Continuing my foray into "volumetrics hell" is a bit of a thought experiment conducted using a very rough, spitballed idea of the change in efficiency per cubic meter of volume propelled at warp speed.
First, this is rough and it's still sketching out ideas on how to play a bit with things like a ship's fuel efficiency, so note the numbers are going to change.
So second, I decided to set a baseline. Working from as official a figure as I could find on fuel consumption, going with 6,000 m³ of fuel (3,000 m³ of deuterium/3,000 m³) for the Enterprise-D
, I then worked backward to 3 years of warp 6 till fuel exhaustion to get an overall generation of 1121TW for 3 years. This is a tiny figure in the context of a starship's warp reactor. In terms of volume this works out to about 80cc of fuel per second using the canonical conversion rate of around 93%.
Now, the assumption is that the mass of a starship in fact influences how much power is needed to drive it a certain warp factor. So taking the 1121 TW, I then divide it by the Enterprise
-D's official mass of 4.5 million metric tons. This gives us a needed output of 635,000 watts per cochrane per ton. Put more simply it works out to about 250 MW per ton to sustain the 392.5 cochranes of Warp 6.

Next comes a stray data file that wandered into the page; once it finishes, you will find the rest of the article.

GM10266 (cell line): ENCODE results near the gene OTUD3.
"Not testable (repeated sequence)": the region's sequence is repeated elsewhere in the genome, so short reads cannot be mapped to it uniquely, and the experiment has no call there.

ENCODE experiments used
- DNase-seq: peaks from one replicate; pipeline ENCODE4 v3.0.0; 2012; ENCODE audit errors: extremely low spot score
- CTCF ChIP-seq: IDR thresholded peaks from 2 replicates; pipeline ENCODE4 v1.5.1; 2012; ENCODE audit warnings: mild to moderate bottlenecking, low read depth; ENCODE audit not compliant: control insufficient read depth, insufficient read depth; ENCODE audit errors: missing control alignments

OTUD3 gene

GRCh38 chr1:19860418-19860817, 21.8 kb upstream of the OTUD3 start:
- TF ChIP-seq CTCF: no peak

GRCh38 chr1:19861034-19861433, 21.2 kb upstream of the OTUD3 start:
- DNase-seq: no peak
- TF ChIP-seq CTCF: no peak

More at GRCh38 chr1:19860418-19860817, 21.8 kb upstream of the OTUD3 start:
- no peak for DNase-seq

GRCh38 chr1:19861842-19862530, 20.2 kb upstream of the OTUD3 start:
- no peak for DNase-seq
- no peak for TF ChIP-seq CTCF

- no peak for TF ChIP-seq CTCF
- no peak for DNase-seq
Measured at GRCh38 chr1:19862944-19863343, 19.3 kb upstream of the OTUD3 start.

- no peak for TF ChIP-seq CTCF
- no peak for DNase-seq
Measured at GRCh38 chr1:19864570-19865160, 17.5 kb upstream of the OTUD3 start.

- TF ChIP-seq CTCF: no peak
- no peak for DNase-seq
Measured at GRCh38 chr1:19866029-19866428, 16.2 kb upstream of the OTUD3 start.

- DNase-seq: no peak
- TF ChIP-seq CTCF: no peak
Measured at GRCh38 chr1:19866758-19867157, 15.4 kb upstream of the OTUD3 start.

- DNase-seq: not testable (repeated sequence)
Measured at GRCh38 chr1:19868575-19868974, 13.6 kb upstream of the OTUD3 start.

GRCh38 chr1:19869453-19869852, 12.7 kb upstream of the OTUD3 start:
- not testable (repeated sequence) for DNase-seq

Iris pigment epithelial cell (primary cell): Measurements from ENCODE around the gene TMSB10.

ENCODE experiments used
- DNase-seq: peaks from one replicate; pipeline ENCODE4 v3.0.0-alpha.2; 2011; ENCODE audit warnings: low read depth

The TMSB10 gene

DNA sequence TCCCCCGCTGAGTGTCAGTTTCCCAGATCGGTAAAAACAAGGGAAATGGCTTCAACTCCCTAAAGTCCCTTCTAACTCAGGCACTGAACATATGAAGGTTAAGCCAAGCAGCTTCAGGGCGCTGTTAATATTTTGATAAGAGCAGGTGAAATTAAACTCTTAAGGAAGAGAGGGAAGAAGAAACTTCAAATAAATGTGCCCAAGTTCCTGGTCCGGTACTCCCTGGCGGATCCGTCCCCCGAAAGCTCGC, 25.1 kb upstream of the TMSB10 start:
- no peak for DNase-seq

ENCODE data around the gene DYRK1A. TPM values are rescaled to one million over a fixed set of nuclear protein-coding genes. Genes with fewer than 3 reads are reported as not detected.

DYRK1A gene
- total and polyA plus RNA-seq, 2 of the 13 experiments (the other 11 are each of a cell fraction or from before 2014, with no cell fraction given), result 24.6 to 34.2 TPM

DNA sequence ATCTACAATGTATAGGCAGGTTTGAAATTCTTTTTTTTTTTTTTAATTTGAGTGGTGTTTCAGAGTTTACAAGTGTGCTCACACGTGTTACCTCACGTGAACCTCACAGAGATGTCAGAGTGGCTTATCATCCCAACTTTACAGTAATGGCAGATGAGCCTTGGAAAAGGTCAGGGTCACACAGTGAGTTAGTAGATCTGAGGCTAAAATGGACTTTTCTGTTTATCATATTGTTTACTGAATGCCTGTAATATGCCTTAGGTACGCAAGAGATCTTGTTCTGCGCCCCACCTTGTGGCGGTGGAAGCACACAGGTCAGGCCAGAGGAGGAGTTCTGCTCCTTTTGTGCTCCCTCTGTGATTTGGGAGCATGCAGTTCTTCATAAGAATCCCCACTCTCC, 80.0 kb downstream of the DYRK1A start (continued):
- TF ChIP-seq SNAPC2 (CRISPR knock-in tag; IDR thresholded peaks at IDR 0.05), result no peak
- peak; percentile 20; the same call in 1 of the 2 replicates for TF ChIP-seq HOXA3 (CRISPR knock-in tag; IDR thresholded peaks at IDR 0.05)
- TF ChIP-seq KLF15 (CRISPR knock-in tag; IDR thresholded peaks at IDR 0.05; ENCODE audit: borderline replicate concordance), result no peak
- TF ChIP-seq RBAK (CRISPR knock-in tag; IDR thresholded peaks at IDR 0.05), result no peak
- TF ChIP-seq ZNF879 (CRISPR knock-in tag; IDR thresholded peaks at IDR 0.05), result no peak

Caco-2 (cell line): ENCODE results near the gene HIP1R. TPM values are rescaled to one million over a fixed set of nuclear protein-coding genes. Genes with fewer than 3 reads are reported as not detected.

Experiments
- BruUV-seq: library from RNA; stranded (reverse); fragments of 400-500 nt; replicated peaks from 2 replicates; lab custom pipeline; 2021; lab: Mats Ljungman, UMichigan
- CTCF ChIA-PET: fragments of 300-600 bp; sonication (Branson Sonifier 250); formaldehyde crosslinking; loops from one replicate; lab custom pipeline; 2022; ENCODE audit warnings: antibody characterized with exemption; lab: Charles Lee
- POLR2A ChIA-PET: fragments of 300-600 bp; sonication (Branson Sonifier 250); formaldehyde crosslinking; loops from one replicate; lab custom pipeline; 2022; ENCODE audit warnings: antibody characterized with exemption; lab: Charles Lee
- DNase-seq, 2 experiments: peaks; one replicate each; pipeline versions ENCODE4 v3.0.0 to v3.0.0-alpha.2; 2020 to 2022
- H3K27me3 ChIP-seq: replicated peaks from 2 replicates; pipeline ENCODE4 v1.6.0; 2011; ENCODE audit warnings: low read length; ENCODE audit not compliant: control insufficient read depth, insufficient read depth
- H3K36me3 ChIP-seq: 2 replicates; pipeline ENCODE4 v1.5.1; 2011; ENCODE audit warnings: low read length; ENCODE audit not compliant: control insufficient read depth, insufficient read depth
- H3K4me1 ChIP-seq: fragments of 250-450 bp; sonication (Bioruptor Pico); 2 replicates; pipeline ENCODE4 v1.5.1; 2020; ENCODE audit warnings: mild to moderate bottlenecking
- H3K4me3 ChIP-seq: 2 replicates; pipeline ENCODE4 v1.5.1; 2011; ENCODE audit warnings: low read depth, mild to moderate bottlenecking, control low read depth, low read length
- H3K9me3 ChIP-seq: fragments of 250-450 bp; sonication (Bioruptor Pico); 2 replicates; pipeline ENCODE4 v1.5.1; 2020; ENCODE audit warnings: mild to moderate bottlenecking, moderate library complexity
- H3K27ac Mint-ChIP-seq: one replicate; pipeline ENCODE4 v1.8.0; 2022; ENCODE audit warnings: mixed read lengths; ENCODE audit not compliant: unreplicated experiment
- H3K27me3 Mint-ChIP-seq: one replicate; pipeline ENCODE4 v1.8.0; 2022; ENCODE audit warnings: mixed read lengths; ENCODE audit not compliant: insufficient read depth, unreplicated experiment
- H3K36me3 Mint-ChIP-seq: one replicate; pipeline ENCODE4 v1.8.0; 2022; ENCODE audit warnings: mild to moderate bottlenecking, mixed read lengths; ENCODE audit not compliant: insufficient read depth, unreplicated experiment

I'm assuming for the moment that the energy required to cross a peak transitional threshold remains constant over the years as it's described as being some sort of subspace physics constant.
Therefore we then move on to comparative masses.
For the Constitution
I'm going to go with the more canonical figure of closer to a million tons than the much lower 190,000 metric ton fandom figure.
I'm using the "official" figure of 2,350,000 tons and 700,000 tons.
Overall this means to sustain 392.5c
each of the ships require the following output:
Then we divide these output figures by the amount of total internal volume each ship contains.
This gives us:
- 5,171 m³/TW
- 1,038 m³/TW
- 1,451 m³/TW
- 3,582 m³/TW
Basically for every TW of output each of the ships can move the given amount of payload volume. Basically it's an engine/nacelle efficiency vs. the rest of the ship measure. At around the same mass, a 24th century starship can have a payload 3.5x as voluminous.
Now, we can of course assume that advances in warp coils, etc. would actually reduce the power consumption per cochrane per ton, but this is still a rather interesting way to look at the technological advances from the 2260s to the 2380s.